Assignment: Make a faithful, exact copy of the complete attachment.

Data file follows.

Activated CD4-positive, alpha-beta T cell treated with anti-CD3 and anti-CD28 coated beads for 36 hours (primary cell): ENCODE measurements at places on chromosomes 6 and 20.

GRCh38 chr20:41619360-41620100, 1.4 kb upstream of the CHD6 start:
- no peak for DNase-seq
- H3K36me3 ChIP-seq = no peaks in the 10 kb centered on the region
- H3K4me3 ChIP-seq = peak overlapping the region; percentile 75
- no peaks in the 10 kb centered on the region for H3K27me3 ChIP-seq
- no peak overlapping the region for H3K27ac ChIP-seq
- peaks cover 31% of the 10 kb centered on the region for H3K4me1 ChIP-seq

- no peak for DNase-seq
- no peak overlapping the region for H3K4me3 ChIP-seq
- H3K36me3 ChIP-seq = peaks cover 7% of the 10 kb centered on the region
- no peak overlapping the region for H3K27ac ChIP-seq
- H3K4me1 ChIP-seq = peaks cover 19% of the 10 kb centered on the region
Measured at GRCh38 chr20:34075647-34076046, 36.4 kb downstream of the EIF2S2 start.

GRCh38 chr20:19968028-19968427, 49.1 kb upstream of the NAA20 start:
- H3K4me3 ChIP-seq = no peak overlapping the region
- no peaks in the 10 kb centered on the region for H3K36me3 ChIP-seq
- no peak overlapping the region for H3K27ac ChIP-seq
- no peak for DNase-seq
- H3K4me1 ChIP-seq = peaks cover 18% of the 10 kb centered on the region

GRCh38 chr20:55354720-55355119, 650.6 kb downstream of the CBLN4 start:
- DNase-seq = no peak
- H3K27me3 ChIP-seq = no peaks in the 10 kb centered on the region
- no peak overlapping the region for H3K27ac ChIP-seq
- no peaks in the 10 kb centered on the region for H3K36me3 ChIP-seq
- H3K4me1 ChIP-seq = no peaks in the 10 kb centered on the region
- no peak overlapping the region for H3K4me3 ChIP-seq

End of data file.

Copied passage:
Activated CD4-positive, alpha-beta T cell treated with anti-CD3 and anti-CD28 coated beads for 36 hours (primary cell): ENCODE measurements at places on chromosomes 6 and 20.

GRCh38 chr20:41619360-41620100, 1.4 kb upstream of the CHD6 start:
- no peak for DNase-seq
- H3K36me3 ChIP-seq = no peaks in the 10 kb centered on the region
- H3K4me3 ChIP-seq = peak overlapping the region; percentile 75
- no peaks in the 10 kb centered on the region for H3K27me3 ChIP-seq
- no peak overlapping the region for H3K27ac ChIP-seq
- peaks cover 31% of the 10 kb centered on the region for H3K4me1 ChIP-seq

- no peak for DNase-seq
- no peak overlapping the region for H3K4me3 ChIP-seq
- H3K36me3 ChIP-seq = peaks cover 7% of the 10 kb centered on the region
- no peak overlapping the region for H3K27ac ChIP-seq
- H3K4me1 ChIP-seq = peaks cover 19% of the 10 kb centered on the region
Measured at GRCh38 chr20:34075647-34076046, 36.4 kb downstream of the EIF2S2 start.

GRCh38 chr20:19968028-19968427, 49.1 kb upstream of the NAA20 start:
- H3K4me3 ChIP-seq = no peak overlapping the region
- no peaks in the 10 kb centered on the region for H3K36me3 ChIP-seq
- no peak overlapping the region for H3K27ac ChIP-seq
- no peak for DNase-seq
- H3K4me1 ChIP-seq = peaks cover 18% of the 10 kb centered on the region

GRCh38 chr20:55354720-55355119, 650.6 kb downstream of the CBLN4 start:
- DNase-seq = no peak
- H3K27me3 ChIP-seq = no peaks in the 10 kb centered on the region
- no peak overlapping the region for H3K27ac ChIP-seq
- no peaks in the 10 kb centered on the region for H3K36me3 ChIP-seq
- H3K4me1 ChIP-seq = no peaks in the 10 kb centered on the region
- no peak overlapping the region for H3K4me3 ChIP-seq